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10 July 2020 00:31

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Michael Holding breaks down in tears on live TV as he recalls racism his parents suffered

Former West Indies cricketer Michael Holding broke down in tears live on camera while discussing racism his parents faced in the past. Yesterday the ex-fast bowler made an impassioned plea for society to change on the first day of England's test match against West Indies in Southampton. In an interview with Sky News' Mark Austin today, the former cricketer, 66, revealed he was thinking about his parents when he became emotional on TV. Wednesday: Holding's incredibly moving speech about racism In full: Ex-West Indies cricketer and Sky Sports commentator discusses racism Holding paused, before continuing: "Mark, I know what my parents went through. "I know what they went through, and that came back to me immediately," Holding said, wiping tears from his eyes.

He also spoke about times he faced racism over the years, including when he and his white friend were assumed to not be booking into a hotel together in South Africa. He added he hoped tackling institutional racism would not be "brushed under the carpet" and again urged for better education on black history. He said: "I hope people understand exactly what I'm saying, and exactly where I'm coming from. "It cannot continue like this - we have to understand that people are people." Yesterday during a delay for rain Holding revealed he had attended Black Lives Matter protests, and referred to the case of Amy Cooper, who called police after arguing with a black man in New York's Central Park. He said: "She threatened this black man with her whiteness, saying that she was going to call the police and tell them there was a black man threatening her.

"If the society in which she was living did not empower her or get her to think that she had that power of being white and being able to call the police on a black man, she would not have done it. He went on to highlight the case of Lewis Howard Latimer, the black man who perfected the carbon filament that made the lightbulb possible, but is virtually unknown compared to its white inventor, Thomas Edison. Michael Holding was overcome with emotion while opening up about the racism his parents suffered during a television interview on Thursday afternoon. The West Indies legend and Sky Sports commentator was following up from a heartfelt speech he made on Wednesday during a rain delay in the Test match between the touring Windies side and England. "The environment in which you grow, the society in which you live, encourages and teaches racism.

You cannot have a society brought up like that, both black and white, only teaching what's convenient to the teacher. History is written by the people who do the harm, not by the people who get harmed. "We need to go back and teach both sides of history and until we do that and educate the entire human race, this thing will not stop." And speaking after the second day of the Test, Holding took time to compose himself as he expanded his comments from the day earlier and opened up on his own family's experience of racism. The former fast bowler told Sky News' Mark Austin: "To be honest, that emotional part came when I started thinking of my parents. "Mark, I know what my parents went through.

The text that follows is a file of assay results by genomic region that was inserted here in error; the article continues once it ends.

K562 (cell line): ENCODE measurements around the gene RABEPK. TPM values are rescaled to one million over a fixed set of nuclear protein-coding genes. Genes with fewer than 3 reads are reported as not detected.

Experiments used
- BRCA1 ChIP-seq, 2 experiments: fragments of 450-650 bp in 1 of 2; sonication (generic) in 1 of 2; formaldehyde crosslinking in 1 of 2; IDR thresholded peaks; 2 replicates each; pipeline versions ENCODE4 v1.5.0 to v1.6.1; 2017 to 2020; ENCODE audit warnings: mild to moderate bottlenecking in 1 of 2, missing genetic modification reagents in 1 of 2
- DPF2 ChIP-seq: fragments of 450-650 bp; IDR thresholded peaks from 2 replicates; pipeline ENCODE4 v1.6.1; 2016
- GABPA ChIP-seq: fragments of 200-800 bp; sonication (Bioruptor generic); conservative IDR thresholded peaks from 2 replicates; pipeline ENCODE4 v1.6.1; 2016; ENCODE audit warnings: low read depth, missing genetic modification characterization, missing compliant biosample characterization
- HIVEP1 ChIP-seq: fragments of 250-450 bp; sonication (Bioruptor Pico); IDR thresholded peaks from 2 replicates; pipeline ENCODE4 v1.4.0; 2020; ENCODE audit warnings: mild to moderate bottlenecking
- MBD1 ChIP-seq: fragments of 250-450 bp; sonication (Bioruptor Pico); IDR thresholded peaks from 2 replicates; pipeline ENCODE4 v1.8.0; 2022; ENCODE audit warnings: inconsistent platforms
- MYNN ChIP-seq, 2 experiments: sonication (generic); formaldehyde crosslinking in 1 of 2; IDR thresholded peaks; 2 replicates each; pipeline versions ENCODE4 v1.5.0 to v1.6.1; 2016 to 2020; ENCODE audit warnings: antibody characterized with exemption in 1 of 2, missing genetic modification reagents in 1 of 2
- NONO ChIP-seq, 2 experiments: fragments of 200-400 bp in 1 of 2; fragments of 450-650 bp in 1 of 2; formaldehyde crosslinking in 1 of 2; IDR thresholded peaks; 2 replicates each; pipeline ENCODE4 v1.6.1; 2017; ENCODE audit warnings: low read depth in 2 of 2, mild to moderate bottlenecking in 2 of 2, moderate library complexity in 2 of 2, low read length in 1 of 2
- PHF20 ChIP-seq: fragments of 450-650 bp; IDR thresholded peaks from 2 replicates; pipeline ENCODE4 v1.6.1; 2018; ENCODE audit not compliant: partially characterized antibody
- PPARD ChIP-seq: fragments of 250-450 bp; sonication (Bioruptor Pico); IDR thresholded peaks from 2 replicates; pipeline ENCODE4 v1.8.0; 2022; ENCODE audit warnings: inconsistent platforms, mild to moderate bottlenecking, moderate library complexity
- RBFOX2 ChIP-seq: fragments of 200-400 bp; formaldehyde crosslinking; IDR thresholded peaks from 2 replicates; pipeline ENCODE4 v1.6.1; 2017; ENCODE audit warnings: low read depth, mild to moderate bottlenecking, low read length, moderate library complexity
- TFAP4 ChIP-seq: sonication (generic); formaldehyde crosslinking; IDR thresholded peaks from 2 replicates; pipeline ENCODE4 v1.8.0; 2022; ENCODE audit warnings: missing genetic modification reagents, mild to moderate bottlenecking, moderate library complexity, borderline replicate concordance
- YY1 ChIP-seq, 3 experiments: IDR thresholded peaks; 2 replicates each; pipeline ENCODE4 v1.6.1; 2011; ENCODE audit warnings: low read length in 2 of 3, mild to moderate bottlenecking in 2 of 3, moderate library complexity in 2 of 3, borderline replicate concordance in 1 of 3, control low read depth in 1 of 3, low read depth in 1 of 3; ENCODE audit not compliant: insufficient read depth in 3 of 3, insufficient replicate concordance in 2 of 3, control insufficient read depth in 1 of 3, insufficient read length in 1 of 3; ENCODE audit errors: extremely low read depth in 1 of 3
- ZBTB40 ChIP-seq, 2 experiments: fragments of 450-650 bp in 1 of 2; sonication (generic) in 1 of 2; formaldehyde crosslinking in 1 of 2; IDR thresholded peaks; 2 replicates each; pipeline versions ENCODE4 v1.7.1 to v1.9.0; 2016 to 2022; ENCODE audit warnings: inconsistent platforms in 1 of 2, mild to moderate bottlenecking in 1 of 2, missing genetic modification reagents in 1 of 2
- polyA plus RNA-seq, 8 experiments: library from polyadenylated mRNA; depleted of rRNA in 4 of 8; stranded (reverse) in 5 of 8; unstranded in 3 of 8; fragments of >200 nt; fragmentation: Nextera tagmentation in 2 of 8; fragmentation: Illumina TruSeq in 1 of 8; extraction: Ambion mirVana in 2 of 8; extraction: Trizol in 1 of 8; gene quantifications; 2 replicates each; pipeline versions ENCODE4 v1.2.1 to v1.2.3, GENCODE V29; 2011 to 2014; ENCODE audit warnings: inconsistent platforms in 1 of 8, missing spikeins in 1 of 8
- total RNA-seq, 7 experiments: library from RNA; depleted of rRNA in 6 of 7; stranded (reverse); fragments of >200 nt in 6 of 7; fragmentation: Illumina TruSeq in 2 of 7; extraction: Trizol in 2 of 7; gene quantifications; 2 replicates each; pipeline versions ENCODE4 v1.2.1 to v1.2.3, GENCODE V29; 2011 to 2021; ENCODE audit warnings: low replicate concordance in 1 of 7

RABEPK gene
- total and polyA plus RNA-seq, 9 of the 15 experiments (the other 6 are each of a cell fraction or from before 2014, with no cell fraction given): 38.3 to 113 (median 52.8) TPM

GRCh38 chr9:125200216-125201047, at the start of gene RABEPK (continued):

My mother's family stopped talking to her because her husband was too dark. But I hope, even if it's a baby step at a time, even a snail's pace, but I'm hoping it will continue in the right direction. Michael Holding is widely regarded as one of the best fast bowlers to have ever played Test cricket. He is married to Laurie-Ann Holding, who comes from Antigua. Along with her partner Rhonda Kelly, she runs an events and communications company called Kelly Holding Ltd. Discussing her feelings about cricket in an interview in 2017, Laurie-Ann said: "I don't like cricket… I love it.

Michael Holding wife: Laurie-Ann is a big cricket fan "As a West Indian I am proud of the history and many great players our many small islands have produced." Michael Holding is a former West Indies cricketer READ MORE Isa Guha: The trailblazing new face of Test cricket Laurie-Ann's husband now works as a pundit and commentator on Sky Sports and he has become a leading voice in the fight against racism. On the first day of England's test match against West Indies in Southampton, the 66-year-old made an impassioned plea for societal change, calling for more education on racial issues. Holding said: "When I say education, I mean going back in history. What people need to understand is that this thing stems from a long time ago, hundreds of years ago. People will tell you, 'that's a long time ago, get over it'. Cricket great Michael Holding has broken down when discussing the racism faced by his parents, during a live interview with Sky News UK. It comes just a day after the former fast bowler gave a passionate speech on the Black Lives Matter movement ahead of the first Test between England and West Indies. Speaking to Sky News in the UK, the 66-year-old became emotional when he revealed he'd been thinking about his parents during the segment on day one. "To be honest, that emotional part came when I started thinking of my parents. "I know what my parents went through, my mother's family stopped talking to her because her husband was too dark. "I know what they went through, and that came back to me immediately," Holding said. The cricket legend had to stop to wipe away tears. "I hope people understand exactly what I'm saying, and exactly where I'm coming from. Michael Holding wipes away tears during a live interview discussing racism. Holding, who was part of the fearsome West Indian teams of the 1970s and 1980s, said it will take time for change to be realised. "It's going to be a slow process, but I hope, even if it's a baby step at a time, even snail's pace, I'm hoping it will continue in the right direction." Yesterday Holding was overcome with emotion as he called for institutional racism to be ended through further education to future generations, in a powerful message that quickly spread around the world. Holding used the example of Amy Cooper, the woman who called police and falsely accused an African American man of threatening her life in New York's Central Park to drive home his point. Cricket commentator Michael Holding broke down in tears discussing the effects of racism during the first Test between England and the West Indies. Cricket commentator Michael Holding has broken down in tears during a live TV cross a day after his powerful anti-racism message went viral. The former fast bowler and ex-England star Ebony Rainford-Brent captivated the cricket world before play on day one of the first Test between the West Indies and England as they shared their experiences of racism and urged people to embrace the Black Lives Matter movement. Holding was on the verge of tears on day one, and on day two became overwhelmed with emotion. Watch every ball of the West Indies Tour of England Live & On-Demand on Kayo. "To be honest, that emotional part came when I started thinking of my parents, and it's coming again now," Holding said in a cross with Sky News in the UK. "I know what my parents went through," he added before pausing to compose himself. "My mother's family stopped talking to her because her husband was too dark. I know what they went through, and that came back to me immediately. "It (change) is going to be a slow process but even if it's a baby step at a time, even a snail's pace, but I'm hoping it will continue in the right direction. Holding and Rainford-Brent stopped the cricket world in its tracks on Wednesday night (AEDT) as they delivered a raw message about racism. "What people need to understand, this stems from a long time ago, hundreds of years ago, the dehumanisation of the black race is where it started," Holding said. "People will tell you, 'That's a long time ago, get over it'. "We need to go back and teach both sides of history and until we do that and educate the entire human race, this thing will not stop." Heading into day three, the West Indies were 1/57 in response to England's first innings total of 204.